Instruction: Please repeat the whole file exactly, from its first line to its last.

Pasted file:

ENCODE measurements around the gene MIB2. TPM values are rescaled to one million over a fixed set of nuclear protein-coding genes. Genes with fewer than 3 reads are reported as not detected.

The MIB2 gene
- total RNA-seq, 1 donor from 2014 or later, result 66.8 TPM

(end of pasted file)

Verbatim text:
ENCODE measurements around the gene MIB2. TPM values are rescaled to one million over a fixed set of nuclear protein-coding genes. Genes with fewer than 3 reads are reported as not detected.

The MIB2 gene
- total RNA-seq, 1 donor from 2014 or later, result 66.8 TPM